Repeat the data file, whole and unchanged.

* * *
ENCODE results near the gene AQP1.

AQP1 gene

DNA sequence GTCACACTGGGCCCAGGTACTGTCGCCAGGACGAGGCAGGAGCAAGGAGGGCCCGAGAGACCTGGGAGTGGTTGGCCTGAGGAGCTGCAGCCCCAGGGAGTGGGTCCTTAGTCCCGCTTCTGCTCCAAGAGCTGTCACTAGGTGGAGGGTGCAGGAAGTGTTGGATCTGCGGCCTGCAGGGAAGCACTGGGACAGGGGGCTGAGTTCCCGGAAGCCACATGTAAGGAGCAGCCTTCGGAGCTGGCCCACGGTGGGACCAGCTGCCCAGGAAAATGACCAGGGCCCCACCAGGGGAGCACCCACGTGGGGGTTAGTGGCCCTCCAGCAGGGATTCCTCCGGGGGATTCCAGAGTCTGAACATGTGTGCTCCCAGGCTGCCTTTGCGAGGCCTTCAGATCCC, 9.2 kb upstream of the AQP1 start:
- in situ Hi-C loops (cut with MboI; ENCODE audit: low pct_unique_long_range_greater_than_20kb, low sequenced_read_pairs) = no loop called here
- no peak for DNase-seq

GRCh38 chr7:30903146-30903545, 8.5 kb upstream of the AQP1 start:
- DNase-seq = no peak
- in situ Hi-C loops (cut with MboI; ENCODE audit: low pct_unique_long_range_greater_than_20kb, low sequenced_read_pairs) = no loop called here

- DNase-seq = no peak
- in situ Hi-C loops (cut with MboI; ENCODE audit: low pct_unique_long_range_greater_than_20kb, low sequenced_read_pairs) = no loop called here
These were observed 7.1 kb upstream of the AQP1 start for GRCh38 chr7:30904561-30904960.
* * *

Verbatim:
ENCODE results near the gene AQP1.

AQP1 gene

DNA sequence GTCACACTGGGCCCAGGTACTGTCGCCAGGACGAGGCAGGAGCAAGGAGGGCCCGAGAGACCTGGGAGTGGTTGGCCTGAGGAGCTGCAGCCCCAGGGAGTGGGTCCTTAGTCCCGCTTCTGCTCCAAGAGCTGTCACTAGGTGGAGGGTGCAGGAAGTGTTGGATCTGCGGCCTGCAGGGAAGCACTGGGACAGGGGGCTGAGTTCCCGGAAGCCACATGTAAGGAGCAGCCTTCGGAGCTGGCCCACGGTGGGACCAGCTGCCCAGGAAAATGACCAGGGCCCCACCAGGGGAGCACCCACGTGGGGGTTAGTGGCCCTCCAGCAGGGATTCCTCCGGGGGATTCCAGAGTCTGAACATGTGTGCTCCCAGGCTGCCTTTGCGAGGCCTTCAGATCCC, 9.2 kb upstream of the AQP1 start:
- in situ Hi-C loops (cut with MboI; ENCODE audit: low pct_unique_long_range_greater_than_20kb, low sequenced_read_pairs) = no loop called here
- no peak for DNase-seq

GRCh38 chr7:30903146-30903545, 8.5 kb upstream of the AQP1 start:
- DNase-seq = no peak
- in situ Hi-C loops (cut with MboI; ENCODE audit: low pct_unique_long_range_greater_than_20kb, low sequenced_read_pairs) = no loop called here

- DNase-seq = no peak
- in situ Hi-C loops (cut with MboI; ENCODE audit: low pct_unique_long_range_greater_than_20kb, low sequenced_read_pairs) = no loop called here
These were observed 7.1 kb upstream of the AQP1 start for GRCh38 chr7:30904561-30904960.